When it comes to long haul freight, I can kind of see the point of hydrogen, yes. Unfortunately, margins are already slim in the industry and introducing a vastly more expensive fuel than diesel is not going to go down well.

There is a lot of research going on in batteries. If batteries get double the capacity for half the price within the next 10 years then hydrogen fuel cells will have no chance even for long haul trucking.

They already have no chance for long haul trucking. Natural gas stations are being installed along freight routes, and “hydrogen cannot compete with hydrogen sources.” Natural gas fuel cells win, versus any conceivable hydrogen distribution and storage chain, due to the Second Law- direct natural gas conversion will ALWAYS be more efficient than another middleman. Meanwhile, long haul trucking can deal with startup times.

“no comment” said:

“…many auto makers (other than tesla) are investigating FCEV technology. the number of auto makers doing FCEV research suggests to me that FCEVs will almost certainly end up in the *EV mix of automotive product offerings.”

Perhaps that’s true on whatever planet it is you live on.

Meanwhile, on Planet Earth, the collapse of this boondoggle is already well underway, with many “fool cell” car drivers complaining that the one or possibly two H2 fueling stations they were depending on to fuel their cars, have been closed for weeks or even months. Others complain that due to the very limited availability of H2, they spend hours in line waiting for a pump, or are limited to getting no more than half a tank full instead of filling up.

the problems cited in this article are just early stage technology problems. specifically, they are infrastructure problems which are operated by third parties.

the hyundai FCEV looks like a regular SUV…

Clinging to “fool cell” fanboi delusions has moved past the point of merely ignoring science and economics. It’s reached the point that it’s downright pathetic.

The hyundai FCEV that ain’t sellin’???

It’s no use arguing here. This forum is full of EV partisans; Elon has blown in their ears and closed their minds.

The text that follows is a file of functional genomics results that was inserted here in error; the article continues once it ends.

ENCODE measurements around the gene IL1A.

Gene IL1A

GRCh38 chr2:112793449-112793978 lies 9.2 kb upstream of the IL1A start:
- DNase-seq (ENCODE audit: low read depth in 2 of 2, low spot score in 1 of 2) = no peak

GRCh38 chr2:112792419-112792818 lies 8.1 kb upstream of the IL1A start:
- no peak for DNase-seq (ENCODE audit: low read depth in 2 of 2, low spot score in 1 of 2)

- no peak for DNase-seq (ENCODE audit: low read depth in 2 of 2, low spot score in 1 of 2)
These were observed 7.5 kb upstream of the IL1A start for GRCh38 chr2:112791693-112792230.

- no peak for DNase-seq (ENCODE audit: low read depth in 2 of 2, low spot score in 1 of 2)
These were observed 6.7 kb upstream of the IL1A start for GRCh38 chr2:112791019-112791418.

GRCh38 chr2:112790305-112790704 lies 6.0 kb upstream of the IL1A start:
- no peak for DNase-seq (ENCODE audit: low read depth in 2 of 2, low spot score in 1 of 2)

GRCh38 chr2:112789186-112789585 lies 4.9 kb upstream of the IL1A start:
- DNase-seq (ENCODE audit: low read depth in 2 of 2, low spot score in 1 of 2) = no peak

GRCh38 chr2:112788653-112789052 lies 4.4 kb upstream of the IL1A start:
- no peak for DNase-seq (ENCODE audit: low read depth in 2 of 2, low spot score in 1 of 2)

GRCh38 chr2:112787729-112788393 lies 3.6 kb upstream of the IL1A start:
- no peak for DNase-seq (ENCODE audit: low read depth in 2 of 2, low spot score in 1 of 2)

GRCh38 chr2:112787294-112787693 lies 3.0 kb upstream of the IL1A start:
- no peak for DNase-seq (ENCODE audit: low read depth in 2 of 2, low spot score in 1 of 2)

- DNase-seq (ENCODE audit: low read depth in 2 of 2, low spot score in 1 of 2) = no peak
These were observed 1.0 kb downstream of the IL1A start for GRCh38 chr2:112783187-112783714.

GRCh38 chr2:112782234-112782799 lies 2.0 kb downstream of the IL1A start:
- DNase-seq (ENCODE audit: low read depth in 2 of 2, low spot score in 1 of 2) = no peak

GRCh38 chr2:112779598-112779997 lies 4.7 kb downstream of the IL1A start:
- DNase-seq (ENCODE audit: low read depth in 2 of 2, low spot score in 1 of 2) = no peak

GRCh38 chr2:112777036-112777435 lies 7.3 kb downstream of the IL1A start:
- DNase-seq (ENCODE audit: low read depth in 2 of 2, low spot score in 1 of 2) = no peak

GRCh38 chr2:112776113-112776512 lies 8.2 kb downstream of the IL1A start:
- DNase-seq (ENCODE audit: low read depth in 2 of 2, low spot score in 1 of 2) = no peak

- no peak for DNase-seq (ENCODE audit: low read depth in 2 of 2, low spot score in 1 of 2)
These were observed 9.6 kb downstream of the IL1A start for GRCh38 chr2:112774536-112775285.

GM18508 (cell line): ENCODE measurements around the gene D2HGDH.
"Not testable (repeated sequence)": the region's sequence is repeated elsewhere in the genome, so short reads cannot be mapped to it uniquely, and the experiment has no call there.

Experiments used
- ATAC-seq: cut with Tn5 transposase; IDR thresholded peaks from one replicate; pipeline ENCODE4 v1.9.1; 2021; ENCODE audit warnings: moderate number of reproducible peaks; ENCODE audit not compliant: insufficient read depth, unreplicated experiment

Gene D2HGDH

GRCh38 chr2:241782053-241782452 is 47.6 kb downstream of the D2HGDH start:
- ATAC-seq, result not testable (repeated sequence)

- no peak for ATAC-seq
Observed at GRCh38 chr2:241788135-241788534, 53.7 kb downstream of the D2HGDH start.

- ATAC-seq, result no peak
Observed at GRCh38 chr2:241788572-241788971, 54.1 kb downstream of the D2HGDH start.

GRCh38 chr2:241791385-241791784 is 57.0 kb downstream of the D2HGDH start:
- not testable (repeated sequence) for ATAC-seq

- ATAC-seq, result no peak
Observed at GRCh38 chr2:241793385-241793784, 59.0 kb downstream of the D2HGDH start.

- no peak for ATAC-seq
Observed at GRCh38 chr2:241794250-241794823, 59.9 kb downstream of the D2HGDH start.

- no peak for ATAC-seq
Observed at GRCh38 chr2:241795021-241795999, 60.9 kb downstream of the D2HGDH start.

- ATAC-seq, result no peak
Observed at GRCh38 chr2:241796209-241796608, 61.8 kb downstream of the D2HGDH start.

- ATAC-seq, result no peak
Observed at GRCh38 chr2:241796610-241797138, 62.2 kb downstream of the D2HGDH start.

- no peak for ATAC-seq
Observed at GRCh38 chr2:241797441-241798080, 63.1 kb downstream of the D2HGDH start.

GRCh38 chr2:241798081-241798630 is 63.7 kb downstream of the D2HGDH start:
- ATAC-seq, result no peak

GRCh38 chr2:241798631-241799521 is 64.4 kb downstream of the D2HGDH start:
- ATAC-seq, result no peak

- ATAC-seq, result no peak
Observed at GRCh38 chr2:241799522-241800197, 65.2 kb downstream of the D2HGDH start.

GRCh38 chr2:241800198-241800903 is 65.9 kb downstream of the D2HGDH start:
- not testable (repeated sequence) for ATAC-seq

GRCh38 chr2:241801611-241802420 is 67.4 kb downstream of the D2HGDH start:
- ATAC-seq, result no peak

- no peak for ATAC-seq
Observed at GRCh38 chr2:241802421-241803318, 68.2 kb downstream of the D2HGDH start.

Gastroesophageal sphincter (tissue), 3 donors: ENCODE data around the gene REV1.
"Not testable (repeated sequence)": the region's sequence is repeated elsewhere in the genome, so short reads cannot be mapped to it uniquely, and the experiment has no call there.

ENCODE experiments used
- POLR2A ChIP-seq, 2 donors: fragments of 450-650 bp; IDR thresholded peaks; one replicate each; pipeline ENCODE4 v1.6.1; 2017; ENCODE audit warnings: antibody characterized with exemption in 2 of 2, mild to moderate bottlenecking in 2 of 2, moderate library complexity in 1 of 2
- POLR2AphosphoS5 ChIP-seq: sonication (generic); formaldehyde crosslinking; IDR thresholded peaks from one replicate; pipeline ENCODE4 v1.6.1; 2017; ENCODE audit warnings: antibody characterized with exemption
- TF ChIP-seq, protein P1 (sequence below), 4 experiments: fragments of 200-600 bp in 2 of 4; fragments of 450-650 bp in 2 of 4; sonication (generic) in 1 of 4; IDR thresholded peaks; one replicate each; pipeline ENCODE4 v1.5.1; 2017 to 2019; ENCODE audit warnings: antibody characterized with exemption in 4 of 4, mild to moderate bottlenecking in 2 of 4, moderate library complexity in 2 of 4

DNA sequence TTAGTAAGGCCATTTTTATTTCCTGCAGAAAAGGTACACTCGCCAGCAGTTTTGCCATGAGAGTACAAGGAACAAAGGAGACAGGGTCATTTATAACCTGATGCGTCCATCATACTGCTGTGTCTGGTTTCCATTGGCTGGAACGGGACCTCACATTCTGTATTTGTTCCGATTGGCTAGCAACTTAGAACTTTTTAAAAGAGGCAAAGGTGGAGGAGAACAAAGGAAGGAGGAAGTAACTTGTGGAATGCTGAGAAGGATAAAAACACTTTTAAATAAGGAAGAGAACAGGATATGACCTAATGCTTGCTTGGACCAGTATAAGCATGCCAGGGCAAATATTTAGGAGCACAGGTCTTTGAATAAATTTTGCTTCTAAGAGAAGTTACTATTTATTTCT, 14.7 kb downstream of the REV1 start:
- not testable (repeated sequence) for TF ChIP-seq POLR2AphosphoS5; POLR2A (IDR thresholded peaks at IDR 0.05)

Yeah, it’s really sad how close-minded we are. We don’t believe in perpetual motion, either… and for the same reason. 😀

Thermodynamics works the way it does whether you believe in science or not.

When people hold that long to a bad idea, it is becoming more a human psychology study than an energy storage study.

I might have missed something for sure M.nocomment, but I dont think BMW I8 is near a full hauling long distance rig.
I guess hydroguru are more obscur than battery fanboy!
Their dream could only work in an unlimited ressource context and plentifull richness to everyone.
Sorry, but I not on your cult, because I have to pay my bill.

And even with infinite funds, hydrogen will still be less profitable. It’s an energy middleman; the energy-industry conclusion that “hydrogen cannot compete with hydrogen sources” is true on thermodynamic AND business grounds.

This aphorism was reached before anyone outside of e-commerce ever heard of Elon Musk.

NC: Hydrogen is DOA.

It’s an energy carrier and not a form of energy in and of itself. It takes energy to create. It’s also not very energy dense, so it requires additional compression or cooling to create useable densities for vehicles. Each of these stages introduces losses and significant inefficiencies, over BEVs.

There is a WEALTH of information about the inherent problems of creating, storing, and exposing fuel stacks, hoses, valves, tanks, pipes, compressors, etc., to hydrogen contained on the internet. Go read it. Basically, using exotic materials to control exposure to hydrogen adds additional costs to said infrastructure / vehicles, and limits reliability and increases repair costs. I should not have to repeat these facts for every anti-hydrogen post on this blog…

If you can’t grasp physics / math, let me be blunt: Large Scale Economics will NOT negate all the inherent problems with the fundamental physics of Hydrogen itself. So why even bother with it? Ask the Fossil Fuel Industry…

You Hydrogen Fanbois need to give it a resst.

“BMW says its i8 hydrogen fuel cell prototype has recently been taken out of service…”

Seems to be a trend for “fool cell” cars these days. 😉

Nah, Schwarzenegger had his Humvee conversion fail on him years ago.

Regarding sales: call me back when all FCV’s combined sales in the U.S. reach what a single manufacturer, Tesla, sold last year.